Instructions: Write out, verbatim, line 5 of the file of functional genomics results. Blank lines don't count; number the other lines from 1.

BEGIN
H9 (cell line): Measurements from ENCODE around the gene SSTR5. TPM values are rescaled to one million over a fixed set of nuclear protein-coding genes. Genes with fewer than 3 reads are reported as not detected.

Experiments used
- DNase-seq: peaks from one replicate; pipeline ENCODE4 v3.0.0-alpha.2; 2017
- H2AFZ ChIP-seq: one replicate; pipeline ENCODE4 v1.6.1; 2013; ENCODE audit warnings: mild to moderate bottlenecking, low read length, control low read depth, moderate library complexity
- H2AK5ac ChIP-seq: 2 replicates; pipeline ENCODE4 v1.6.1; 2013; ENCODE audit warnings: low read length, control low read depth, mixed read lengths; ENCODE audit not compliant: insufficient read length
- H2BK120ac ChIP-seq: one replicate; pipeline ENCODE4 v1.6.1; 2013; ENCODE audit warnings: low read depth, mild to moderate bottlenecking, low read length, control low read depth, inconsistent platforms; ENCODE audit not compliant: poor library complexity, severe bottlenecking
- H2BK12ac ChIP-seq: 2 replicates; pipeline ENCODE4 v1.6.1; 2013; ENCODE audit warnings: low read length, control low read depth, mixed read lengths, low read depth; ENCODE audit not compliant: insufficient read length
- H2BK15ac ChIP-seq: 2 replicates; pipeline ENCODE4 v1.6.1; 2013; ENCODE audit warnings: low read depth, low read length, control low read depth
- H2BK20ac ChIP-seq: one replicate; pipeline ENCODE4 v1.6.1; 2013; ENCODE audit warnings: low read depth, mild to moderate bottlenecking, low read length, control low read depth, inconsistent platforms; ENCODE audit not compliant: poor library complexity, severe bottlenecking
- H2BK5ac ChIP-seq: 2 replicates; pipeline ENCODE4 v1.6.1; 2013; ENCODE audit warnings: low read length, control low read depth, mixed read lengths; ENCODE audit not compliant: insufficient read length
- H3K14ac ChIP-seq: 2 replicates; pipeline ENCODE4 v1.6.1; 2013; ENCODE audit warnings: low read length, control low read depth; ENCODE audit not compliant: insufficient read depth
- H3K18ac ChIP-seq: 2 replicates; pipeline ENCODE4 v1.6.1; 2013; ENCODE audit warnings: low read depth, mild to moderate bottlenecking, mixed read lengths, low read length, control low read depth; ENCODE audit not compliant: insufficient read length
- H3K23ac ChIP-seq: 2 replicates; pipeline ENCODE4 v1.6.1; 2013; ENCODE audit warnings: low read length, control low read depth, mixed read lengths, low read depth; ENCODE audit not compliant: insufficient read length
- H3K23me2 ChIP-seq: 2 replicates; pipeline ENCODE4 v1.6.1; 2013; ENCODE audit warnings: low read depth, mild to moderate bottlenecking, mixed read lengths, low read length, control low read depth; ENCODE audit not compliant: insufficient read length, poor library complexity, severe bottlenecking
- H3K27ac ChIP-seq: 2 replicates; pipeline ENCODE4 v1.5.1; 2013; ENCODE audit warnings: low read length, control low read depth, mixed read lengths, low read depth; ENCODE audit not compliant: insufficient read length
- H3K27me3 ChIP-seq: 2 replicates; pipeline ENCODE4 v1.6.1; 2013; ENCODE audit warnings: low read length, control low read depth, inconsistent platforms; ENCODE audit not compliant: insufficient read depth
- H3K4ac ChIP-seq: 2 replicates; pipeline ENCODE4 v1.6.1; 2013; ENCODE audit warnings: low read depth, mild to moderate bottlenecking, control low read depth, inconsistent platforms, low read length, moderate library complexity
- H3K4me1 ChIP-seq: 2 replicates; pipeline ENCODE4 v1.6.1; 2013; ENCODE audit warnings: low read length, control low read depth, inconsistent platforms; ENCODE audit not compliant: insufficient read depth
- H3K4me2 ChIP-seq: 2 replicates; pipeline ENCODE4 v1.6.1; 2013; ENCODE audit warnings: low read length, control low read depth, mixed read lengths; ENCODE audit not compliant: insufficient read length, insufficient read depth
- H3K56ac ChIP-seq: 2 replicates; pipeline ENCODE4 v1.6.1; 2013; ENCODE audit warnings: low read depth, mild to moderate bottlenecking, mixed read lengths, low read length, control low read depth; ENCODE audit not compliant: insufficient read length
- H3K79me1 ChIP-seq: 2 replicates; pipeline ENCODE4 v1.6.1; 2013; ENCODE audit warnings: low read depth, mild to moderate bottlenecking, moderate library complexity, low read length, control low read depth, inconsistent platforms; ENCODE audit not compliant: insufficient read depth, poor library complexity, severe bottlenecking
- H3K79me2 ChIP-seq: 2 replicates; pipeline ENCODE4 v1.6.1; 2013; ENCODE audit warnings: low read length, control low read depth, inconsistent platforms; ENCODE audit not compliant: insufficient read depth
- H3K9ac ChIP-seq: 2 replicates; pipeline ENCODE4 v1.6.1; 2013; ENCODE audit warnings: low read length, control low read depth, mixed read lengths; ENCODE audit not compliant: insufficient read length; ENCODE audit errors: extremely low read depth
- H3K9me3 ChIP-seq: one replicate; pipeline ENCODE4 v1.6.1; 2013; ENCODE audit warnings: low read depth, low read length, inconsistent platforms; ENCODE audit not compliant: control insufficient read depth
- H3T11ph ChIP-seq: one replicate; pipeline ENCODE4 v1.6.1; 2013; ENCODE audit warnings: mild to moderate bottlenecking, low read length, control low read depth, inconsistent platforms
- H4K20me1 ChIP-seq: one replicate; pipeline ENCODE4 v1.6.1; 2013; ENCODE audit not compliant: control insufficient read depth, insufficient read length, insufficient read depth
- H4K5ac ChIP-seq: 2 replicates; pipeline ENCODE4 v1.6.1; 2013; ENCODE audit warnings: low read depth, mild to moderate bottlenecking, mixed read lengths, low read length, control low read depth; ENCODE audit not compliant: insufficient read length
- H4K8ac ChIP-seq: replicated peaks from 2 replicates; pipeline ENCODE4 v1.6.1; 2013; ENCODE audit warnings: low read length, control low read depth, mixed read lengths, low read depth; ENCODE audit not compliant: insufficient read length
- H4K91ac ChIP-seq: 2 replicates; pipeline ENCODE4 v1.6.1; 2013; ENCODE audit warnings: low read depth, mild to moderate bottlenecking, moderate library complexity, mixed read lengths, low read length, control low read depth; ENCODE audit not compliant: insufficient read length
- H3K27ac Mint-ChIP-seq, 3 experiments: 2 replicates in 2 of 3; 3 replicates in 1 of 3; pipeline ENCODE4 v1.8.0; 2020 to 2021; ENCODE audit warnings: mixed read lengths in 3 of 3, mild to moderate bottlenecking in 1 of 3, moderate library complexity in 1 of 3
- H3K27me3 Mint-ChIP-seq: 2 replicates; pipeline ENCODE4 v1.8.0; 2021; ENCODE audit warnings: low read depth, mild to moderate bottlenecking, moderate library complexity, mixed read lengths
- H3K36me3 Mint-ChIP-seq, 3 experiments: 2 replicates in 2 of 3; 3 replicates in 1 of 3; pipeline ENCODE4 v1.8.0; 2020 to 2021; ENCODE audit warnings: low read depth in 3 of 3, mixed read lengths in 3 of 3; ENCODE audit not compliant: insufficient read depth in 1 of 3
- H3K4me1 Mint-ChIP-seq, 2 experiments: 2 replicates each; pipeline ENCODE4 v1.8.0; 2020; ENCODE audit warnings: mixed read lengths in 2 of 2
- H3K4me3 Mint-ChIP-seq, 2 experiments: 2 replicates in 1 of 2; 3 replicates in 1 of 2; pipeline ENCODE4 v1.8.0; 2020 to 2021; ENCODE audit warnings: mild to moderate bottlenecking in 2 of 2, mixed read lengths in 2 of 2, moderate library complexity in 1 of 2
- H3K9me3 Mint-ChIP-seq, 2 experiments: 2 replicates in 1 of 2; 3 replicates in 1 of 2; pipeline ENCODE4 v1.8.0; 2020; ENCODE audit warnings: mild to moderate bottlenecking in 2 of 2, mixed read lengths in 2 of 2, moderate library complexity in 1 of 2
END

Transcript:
- H2AK5ac ChIP-seq: 2 replicates; pipeline ENCODE4 v1.6.1; 2013; ENCODE audit warnings: low read length, control low read depth, mixed read lengths; ENCODE audit not compliant: insufficient read length